“Chautauqua county poor house has one hundred and twenty inmates, twenty-seven of which are insane. They have been admitted at various periods since 1848. Two of these cases have been treated in an asylum. Sixteen of the cases are mild, two are violent, and five are filthy. Ten are confined to the house. Four males and five females are capable of doing some labor. No amusement is provided for any who do not labor. In dry weather the supply of water is insufficient and is brought about a half a mile by teams.
The insane are kept in two buildings; one building is of brick, and the bedsteads in the rooms of this building are of iron, and fastened to the floor. Only one sleeps in a bed, except in one bed, which is occupied by two persons. One sleeps on straw without any bed. The beds are filled with straw, except such as are occupied by the sick, which are of cotton or feathers. The mild cases are kept in one building, and the excitable or violent in another. A man and his wife are jointly employed in the care of the violent cases. The rooms are all heated by a box stove, with wood, from the lower floor, the pipes encased passing through the floor above, it is believed by the overseer that no inmates suffer with cold in the winter.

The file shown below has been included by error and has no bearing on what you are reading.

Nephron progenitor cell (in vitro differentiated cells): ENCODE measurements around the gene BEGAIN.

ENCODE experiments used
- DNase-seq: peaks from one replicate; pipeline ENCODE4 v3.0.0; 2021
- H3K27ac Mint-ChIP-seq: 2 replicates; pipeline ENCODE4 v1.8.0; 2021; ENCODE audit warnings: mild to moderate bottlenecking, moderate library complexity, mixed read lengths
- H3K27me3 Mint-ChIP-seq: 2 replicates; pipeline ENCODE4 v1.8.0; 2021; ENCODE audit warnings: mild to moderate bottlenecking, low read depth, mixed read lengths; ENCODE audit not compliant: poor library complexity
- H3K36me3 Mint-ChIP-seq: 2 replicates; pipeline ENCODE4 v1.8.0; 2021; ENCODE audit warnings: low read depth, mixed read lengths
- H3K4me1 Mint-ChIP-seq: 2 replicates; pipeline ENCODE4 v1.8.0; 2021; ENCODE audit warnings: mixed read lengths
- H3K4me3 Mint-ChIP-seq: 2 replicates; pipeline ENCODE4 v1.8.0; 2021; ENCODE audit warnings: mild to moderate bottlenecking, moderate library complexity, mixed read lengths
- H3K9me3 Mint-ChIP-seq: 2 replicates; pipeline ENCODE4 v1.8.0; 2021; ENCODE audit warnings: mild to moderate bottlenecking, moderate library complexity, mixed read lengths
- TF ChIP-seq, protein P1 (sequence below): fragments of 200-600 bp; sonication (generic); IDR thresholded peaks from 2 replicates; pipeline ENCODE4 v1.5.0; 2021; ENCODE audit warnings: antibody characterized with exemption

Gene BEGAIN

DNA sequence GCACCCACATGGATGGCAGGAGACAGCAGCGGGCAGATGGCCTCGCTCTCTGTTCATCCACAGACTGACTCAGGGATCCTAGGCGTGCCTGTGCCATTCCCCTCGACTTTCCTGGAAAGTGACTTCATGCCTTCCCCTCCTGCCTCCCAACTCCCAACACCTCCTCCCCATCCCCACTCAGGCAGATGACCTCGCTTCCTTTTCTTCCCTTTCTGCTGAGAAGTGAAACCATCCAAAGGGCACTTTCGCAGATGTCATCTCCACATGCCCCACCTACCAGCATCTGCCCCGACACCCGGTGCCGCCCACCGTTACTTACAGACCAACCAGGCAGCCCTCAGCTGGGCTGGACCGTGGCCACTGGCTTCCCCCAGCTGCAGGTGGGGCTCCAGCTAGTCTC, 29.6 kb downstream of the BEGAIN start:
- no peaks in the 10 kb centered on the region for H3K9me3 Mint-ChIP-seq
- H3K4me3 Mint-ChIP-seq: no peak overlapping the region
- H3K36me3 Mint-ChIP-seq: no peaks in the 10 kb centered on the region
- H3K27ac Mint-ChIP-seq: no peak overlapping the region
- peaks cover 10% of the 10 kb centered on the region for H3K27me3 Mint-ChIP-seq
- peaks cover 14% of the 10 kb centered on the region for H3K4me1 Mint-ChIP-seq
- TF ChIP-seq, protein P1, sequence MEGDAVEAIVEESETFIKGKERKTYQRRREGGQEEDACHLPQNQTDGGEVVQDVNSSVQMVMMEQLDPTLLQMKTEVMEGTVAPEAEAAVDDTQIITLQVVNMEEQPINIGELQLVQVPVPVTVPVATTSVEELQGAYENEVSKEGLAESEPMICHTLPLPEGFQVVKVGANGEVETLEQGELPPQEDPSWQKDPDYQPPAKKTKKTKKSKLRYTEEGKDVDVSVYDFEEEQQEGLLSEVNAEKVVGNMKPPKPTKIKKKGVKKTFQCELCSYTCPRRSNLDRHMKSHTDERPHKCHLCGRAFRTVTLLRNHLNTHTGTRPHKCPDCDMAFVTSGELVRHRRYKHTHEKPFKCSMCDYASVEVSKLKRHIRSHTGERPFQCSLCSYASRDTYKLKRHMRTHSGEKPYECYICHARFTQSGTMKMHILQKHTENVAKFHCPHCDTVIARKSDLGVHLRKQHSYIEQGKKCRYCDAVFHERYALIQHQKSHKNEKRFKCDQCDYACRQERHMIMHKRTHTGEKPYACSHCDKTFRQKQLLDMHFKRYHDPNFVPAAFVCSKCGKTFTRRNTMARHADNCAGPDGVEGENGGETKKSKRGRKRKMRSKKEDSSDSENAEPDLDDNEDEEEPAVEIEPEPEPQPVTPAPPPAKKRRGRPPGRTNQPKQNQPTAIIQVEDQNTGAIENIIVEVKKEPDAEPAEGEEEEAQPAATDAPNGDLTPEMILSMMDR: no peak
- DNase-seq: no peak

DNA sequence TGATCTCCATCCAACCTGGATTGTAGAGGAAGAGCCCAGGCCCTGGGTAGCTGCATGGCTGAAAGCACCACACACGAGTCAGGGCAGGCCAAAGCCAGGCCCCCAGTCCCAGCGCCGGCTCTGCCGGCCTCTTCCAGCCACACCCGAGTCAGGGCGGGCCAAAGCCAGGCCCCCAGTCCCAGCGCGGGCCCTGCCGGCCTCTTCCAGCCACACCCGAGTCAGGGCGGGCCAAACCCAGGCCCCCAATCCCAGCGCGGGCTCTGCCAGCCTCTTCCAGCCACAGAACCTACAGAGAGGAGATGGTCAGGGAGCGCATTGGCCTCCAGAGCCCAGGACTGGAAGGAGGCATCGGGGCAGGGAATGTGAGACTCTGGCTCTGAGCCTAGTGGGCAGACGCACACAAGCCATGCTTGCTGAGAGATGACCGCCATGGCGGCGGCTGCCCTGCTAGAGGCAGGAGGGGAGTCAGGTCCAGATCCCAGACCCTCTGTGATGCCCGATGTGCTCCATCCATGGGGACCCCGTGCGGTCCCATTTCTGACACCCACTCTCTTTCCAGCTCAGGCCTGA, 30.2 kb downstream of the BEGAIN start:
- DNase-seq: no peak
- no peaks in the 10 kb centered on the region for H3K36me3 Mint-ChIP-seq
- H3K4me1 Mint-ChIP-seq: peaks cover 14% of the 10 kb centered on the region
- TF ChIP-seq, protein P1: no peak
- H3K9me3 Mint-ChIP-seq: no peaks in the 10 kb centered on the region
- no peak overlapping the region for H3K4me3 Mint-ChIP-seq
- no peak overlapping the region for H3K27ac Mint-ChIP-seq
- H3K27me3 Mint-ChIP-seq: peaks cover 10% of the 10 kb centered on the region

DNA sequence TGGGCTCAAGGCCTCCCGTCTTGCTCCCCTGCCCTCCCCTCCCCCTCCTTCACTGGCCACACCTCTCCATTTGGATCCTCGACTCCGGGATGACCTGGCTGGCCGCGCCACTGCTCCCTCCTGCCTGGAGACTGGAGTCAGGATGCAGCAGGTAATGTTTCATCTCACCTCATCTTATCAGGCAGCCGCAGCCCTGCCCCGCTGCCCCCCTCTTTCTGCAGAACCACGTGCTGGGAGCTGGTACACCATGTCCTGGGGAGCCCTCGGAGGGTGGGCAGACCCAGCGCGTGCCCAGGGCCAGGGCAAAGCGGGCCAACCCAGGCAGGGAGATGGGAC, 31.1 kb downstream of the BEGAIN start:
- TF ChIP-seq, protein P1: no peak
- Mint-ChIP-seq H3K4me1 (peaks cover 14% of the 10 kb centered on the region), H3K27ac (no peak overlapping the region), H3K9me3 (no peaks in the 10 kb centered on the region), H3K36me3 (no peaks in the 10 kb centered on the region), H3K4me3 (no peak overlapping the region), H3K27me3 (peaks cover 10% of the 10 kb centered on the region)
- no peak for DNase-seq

Paupers arc employed to take care of the mild cases. The rooms are clean and the atmosphere in them is not bad. All are furnished with shoes in the winter, only one would not wear them. The building is designed to accommodate twenty-two, but thirty have at times been confined there. There is no regular medical attendance, nor is ultimate recovery held in view. The duties of the keeper appear to be discharged in a kind manner, and as well as could be done by any one not experienced in the management of the insane. Dr. Barrett observes and justly, “The attendants ought not to be all paupers.” The deficiency in water must be a great drawback to the comfort of the inmates, and the question might properly be raised whether the system of heating is sufficient to warm the building in winter.”